Kampala court condemns judges offender with 300-year old British case law

The Uganda Supreme Court based on a British case law of 1700s to convict Ivan Samuel Ssebadduka for contempt of court during the hearing of his petition against electoral rules and sentenced him for three years in jail.

The ruling last week against Ssebadduka, who threw insults at the judges, was the first of its kind at the highest court in the land against the normal course where contempt of court is handled by the High Court.

The seven jurors cited a 1765 opinion of Justice Wilmot of King’s Bench in Britain during the trial of a journalist, John Almon, stressing that attacking judges is fatal obstruction of justice and needs immediate redress.

“Attacks on judges” the jury quoted Wilmot, “is the most fatal and dangerous obstruction of justice and calls for a more rapid and immediate redress that any other obstruction whatsoever”, according to a copy seen by Kigali Law Tidings.

The jury said that the immediacy of punishing Ssebadduka’s insults at the court, required the Supreme Court itself to convict him of contempt of court without taking long procedures through the High Court.

“It is thus proper that the contempt of court that is committed should be handled expeditiously and in a timely manner which is something not easily achievable through the ordinary criminal trial process” the court commented.

In September 2020, Ssebadduka, the chief editor at Journal of True Science, submitted a petition to the Supreme Court challenging the requirement for signatures of supporters for one to qualify for presidential elections, citing Covid-19 spread.

The hearing scheduled for 7 September led by the Chief Justice Alfonse Owiny-Dollo was instead a ‘chance’ for the petitioner Ssebadduka to utter insults to the judges and against the court itself.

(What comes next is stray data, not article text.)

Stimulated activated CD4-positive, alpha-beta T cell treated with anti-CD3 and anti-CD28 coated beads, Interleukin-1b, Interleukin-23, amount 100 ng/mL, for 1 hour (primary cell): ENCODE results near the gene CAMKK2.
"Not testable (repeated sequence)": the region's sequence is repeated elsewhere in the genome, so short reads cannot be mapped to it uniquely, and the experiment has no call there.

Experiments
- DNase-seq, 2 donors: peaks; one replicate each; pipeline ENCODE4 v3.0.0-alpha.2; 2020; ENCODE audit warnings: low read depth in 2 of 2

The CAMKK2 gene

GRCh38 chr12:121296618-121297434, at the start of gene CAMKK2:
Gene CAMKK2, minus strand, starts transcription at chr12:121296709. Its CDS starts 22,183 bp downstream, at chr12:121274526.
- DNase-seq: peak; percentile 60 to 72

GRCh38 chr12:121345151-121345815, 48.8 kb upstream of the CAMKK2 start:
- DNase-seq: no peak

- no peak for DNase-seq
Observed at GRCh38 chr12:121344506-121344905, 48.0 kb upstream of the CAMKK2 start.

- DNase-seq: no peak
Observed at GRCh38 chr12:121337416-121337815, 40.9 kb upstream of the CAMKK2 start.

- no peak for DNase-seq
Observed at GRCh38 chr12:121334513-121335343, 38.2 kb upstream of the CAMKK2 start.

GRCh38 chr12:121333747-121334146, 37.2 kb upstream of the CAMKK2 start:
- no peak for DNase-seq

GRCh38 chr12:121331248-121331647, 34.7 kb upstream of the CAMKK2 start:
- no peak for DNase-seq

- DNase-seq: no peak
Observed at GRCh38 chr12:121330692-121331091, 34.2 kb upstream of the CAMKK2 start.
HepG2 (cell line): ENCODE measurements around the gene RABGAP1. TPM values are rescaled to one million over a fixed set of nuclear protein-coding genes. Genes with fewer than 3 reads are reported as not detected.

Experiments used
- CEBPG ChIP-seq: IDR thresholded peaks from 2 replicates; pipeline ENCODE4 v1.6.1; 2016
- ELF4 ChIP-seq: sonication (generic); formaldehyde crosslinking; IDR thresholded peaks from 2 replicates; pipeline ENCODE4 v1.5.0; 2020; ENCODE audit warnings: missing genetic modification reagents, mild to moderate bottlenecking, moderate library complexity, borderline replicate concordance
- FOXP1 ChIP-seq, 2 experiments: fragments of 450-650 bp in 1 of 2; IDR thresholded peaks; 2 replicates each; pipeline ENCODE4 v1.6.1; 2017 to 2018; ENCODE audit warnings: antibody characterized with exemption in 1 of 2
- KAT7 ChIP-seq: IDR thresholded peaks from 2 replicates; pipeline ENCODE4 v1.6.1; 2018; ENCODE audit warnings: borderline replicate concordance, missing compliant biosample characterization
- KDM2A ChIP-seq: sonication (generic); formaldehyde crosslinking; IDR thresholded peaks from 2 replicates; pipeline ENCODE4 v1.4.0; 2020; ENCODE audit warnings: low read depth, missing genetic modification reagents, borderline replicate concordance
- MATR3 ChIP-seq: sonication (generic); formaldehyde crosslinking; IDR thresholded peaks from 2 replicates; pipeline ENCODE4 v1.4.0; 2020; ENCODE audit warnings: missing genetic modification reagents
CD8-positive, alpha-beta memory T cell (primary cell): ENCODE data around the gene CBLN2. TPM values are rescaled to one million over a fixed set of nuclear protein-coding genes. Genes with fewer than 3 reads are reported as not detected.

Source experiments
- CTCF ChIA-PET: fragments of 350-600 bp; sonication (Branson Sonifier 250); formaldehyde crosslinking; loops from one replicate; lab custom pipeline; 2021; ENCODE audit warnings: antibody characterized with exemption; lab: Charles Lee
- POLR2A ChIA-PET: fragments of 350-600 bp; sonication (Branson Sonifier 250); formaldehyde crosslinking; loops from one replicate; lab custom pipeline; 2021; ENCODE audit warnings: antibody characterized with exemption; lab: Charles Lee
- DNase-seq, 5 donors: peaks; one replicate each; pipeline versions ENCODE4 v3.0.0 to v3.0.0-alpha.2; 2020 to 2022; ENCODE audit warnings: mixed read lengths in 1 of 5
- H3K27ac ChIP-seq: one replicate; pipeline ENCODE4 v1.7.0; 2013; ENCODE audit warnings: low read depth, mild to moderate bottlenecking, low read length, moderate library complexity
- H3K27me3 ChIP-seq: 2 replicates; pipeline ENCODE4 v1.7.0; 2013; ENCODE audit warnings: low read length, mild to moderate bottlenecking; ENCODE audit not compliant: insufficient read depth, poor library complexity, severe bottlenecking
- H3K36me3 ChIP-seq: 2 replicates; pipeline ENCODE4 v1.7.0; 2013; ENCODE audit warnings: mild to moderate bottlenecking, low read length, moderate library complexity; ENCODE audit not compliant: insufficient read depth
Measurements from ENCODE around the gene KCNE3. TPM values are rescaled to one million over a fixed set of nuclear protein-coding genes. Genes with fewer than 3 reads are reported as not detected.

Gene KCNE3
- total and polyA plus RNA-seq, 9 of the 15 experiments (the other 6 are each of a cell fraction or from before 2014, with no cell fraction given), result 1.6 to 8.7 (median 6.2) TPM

“Were you drunk to fix the hearing date or you were under the influence of drugs?” Ssebadduka asked the judges adding that “Unfortunate you do not have common sense which is common”

The jury was shocked as they watched the petition ironically becoming a stage of insults while Ssebadduka called them “centre of injustice”, “stupid judges”, “council of fools”, and many more.

The jury leveled contempt of court against the 36-year old man and scheduled early November 2020 for him to defend himself against holding him guilty and punish him for contempt of court.

Onto appearing, he made it clear that he had deliberately submitted a petition in order to get a stage to express his “total disgust and disregard for the authority of the Supreme Court”.

“We did not offend you, you so-called Supreme Court. This is not a court in the first place” he said, concluding that “may your foolishness increase tenfold because that is what you deserve”

“Having found that Sebaduka committed the offence of contempt of the court, we must impose on him such sentence as is commensurate with the gravity of the offence” the jury said in the ruling last week.

“In the result” the jury said “the court sentences the contemnor herein to serve three years in prison”

The Supreme Court is the highest court in Uganda which means Sebaduka cannot appeal the sentence.


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